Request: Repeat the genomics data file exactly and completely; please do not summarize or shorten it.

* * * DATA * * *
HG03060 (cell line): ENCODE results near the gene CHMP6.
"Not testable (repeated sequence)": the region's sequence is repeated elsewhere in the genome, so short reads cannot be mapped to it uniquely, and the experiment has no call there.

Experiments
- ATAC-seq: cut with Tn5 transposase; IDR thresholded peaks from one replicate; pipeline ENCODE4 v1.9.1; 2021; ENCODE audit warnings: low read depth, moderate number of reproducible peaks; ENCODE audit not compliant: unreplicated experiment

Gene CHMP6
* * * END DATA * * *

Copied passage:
HG03060 (cell line): ENCODE results near the gene CHMP6.
"Not testable (repeated sequence)": the region's sequence is repeated elsewhere in the genome, so short reads cannot be mapped to it uniquely, and the experiment has no call there.

Experiments
- ATAC-seq: cut with Tn5 transposase; IDR thresholded peaks from one replicate; pipeline ENCODE4 v1.9.1; 2021; ENCODE audit warnings: low read depth, moderate number of reproducible peaks; ENCODE audit not compliant: unreplicated experiment

Gene CHMP6